An inspection of my snowshoes revealed that my old, reliable leather bootlace had broken in several places. With the trailhead more than two kilometres away, I was out of rope tricks. Fortunately, Decon had some rope in his pack. We quickly cut a chunk and I fastened it where the spent lace had just been. Off we went – again.

The visibility dropped to about two hundred feet, making the panoramic view of the lake feel like we were standing in a large room with drab, windowless walls. It was just the trail, a few visible trees and us under a sky full of fluffy snowflakes. When we reached the place where the trail widened and Decon and I had plodded side by side on the way to the waterfall, I stopped for one final photo op. Cold fingers or not, the fish-shaped tracks in the virgin snow just looked too good to pass up!

With about a kilometre between us and our destination, I absentmindedly glanced down at my feet. “Not again?” The rope that had replaced the worn leather lace had nearly cut its way through the leather that held my toe. The whole binding appeared to have just a few more steps before total breakdown. I stopped and dejectedly unstrapped my oversized paws. It was no longer a snowshoeing trip for me.

Like walking on a vast waterbed, I slogged into step behind my friend. The trail was already packed down several inches by several sets of snowshoes, but I still had trouble. Every few steps, without warning, one of my booted feet would sink into oblivion. I tried to keep up with Decon, but slowly but surely, he pulled away. With my shiny wood and golden woven rawhide across my shoulders, I pushed on.

For fifteen long minutes I slipped and slid, constantly fighting for balance. Up the hills and down the slopes the trail twisted and turned. Finally, the car came into view.

It was covered in at least two inches of fresh snow! Unreal! I got the doors open, brushed it off and dumped my pack and snowshoes into the trunk. We paused for one final photo. Decon stood beside the “Bertha Falls” sign while I snapped.

With that, the adventure concluded, and as always, not everything went as planned. Funny how adventures and life can be so similar. Oh, did I say that the adventure was over? Well, only almost!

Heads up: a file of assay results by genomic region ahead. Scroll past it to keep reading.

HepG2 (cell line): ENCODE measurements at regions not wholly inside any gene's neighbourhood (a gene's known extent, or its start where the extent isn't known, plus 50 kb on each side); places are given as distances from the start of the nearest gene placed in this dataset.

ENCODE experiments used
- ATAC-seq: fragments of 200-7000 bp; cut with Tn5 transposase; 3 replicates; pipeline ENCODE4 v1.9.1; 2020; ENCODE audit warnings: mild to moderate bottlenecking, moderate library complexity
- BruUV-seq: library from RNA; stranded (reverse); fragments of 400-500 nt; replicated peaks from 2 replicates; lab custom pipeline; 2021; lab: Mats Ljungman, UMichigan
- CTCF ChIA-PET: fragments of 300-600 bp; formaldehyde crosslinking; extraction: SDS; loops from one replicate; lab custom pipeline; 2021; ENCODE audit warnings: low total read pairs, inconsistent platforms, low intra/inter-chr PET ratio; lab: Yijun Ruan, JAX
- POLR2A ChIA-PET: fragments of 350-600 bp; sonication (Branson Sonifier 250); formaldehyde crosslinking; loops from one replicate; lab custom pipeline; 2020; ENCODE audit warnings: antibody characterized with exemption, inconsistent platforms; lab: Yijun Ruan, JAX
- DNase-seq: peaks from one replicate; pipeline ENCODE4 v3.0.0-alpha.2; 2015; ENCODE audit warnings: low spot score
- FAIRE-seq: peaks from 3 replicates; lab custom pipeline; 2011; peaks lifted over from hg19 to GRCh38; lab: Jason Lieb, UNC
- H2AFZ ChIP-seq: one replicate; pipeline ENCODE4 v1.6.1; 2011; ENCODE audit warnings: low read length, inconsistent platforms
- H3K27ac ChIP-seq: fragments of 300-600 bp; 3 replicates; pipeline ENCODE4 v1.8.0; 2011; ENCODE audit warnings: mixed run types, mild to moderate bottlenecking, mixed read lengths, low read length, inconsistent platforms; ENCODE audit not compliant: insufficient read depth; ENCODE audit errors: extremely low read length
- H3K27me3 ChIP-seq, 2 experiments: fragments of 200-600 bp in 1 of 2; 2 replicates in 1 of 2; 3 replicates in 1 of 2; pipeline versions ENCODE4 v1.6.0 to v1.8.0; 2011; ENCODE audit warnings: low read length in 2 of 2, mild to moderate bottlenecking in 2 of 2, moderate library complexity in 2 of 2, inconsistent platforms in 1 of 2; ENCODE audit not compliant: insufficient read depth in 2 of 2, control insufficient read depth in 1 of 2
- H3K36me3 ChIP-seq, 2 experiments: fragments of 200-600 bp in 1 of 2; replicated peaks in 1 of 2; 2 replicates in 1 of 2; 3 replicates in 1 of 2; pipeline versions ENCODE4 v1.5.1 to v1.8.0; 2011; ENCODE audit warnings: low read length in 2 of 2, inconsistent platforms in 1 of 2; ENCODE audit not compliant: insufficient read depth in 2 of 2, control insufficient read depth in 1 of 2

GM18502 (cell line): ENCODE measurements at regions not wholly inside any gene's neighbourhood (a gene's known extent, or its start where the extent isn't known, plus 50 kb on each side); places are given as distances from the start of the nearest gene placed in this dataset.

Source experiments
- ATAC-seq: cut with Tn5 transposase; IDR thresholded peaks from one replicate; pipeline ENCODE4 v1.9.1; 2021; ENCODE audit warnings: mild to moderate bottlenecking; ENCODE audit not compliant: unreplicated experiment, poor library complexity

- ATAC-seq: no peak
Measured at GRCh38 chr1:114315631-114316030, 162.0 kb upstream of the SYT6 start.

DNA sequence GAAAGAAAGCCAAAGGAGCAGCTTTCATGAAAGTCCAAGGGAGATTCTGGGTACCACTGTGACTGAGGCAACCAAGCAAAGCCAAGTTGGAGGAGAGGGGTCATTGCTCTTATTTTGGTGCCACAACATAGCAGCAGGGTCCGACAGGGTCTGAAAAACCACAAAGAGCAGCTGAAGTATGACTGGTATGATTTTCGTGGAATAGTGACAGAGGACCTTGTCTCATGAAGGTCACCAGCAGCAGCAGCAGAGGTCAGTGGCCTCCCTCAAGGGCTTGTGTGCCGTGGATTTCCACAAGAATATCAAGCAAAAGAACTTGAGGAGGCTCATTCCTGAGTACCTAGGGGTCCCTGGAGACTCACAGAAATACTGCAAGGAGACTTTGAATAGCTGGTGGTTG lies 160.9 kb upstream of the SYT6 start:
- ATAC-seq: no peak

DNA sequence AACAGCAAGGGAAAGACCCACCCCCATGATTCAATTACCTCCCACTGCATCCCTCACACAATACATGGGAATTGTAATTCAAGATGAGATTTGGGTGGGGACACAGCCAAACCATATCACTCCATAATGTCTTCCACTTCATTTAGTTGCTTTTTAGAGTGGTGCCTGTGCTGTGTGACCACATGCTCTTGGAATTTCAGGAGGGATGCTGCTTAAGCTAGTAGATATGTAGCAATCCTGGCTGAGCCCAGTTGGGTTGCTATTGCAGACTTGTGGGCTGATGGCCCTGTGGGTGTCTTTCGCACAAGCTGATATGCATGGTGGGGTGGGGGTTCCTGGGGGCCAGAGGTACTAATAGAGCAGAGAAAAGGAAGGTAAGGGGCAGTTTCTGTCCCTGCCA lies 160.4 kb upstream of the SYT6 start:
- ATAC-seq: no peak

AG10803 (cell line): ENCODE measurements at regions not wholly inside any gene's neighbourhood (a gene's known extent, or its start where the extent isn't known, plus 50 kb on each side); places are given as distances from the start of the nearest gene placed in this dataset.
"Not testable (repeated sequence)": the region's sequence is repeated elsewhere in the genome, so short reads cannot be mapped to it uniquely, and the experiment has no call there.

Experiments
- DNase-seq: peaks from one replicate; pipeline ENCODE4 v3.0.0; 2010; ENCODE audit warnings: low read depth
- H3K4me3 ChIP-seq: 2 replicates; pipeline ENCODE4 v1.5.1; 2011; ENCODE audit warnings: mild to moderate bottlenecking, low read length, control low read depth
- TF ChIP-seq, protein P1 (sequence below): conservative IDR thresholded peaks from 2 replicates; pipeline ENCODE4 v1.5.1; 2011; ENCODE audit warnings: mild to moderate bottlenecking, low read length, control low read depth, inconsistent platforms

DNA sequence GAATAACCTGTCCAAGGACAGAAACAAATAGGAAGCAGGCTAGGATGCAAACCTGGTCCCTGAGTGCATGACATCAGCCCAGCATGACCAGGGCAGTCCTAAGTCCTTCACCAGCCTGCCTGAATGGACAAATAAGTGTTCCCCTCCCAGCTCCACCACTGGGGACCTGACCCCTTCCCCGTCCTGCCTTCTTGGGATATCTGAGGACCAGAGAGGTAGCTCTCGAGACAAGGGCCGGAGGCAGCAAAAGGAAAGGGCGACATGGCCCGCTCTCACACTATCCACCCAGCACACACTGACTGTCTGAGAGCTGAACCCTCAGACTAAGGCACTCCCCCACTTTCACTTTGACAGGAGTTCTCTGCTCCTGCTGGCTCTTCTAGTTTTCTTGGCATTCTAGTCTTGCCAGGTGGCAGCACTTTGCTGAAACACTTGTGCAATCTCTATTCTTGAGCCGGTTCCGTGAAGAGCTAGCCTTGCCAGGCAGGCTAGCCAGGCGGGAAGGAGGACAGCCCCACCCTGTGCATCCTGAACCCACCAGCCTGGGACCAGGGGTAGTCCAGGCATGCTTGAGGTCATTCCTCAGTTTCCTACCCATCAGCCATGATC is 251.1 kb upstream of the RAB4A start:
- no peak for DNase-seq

Our retreat from the newly whitened mountains was slow. I drive a double trailer, 82-foot monstrosity for a living, so a car usually seems pretty easy. However, not everyone I caught up to shared my feelings. As we overtook civilization, the two-lane road became more and more thick with traffic. Soon, I gave up trying to pass people. I was overwhelmingly outnumbered.
Now ordinarily, returning late from a jaunt in the mountains was perfectly fine. In fact, it happened most of the time. However, all the slower going created a problem. I was supposed to use the car, which was really my wife’s car, to pick her up from work at 7pm. I had dropped her off there at 7am and should have easily been back when she finished at 7pm. Well, I tried, but in the end, it was 7:45 before I rolled, or rather slid, into her view. Diana wore an “I told you so” expression, but successfully kept it under raps; masking it with a relived smile. On the way home, she had to hear the saga. Diana eagerly listens to my narrations and descriptions, but is secretly glad that it is usually only one of us that experiences them.
(For more photos, check out the slideshow. Other slide show links are now in the side bar too.)


Autumn Ables said...

Your not a writer by chance? teehee

This adventure sounds amazing, Davis. One of a kind adventure- can't get much better then this. Meeting "Bertha's" great niece was a real treat, too. ;)

Even though you had a few mishaps and a few ARGH! moments- over all it sounds like you had the time of your life, enjoying Father's creations, with Decon.

Memories that will be cherished.

Oh- and I LOVE the photos, too.

Davis Bigelow said...

As always, I enjoyed your comment Autumn. We received your Christmas card a bit ago. Thank you for that. It was very nice. I just smiled at the troupe of boys you have. I hope you keep a firm grip on your car keys!! It won't be long now. I have only one son, but he was plenty of boy. His friends were always here, so it seemed like we had a whole herd of them ourselves. Life was never dull, and our couch never recovered. Oh well, kids are more lasting than couches anyway!

Tristi Pinkston said...

Thanks for reliving this for us!

You know -- snowshoes have always looked like tennis rackets to me. (You're not going to believe this but I've forgotten how to spell rackets. Is it raquets? Do I need to just give up and go to bed??)

Tristi Pinkston said...





I'm leaving now . . .

Davis Bigelow said...

Thanks for that Tristi. This whole "having to spell things the right way" is just a racket anyway! When I was growing up, we had a fisherman friend who was born in 1915. He had very poor spelling skills (this was long before spellchecker and computers were even thought of) and when he wrote a letter, the words were all spelled phonetically. It was a tough read, but fun. Don was a dear old gentleman and nearly always wore a smile. (I talk lots about him in one of the stories in my book.) He spent three years cutting down trees and forming them into a beautiful fishing boat. His lack of spelling skills were certainly not a measure of his intelligence!
Oh, and snow shoes and tenis rackets do have much in common about their design - although I've never tried hitting a tennis ball with a snowshoe. Sounds fun though... Hmmm!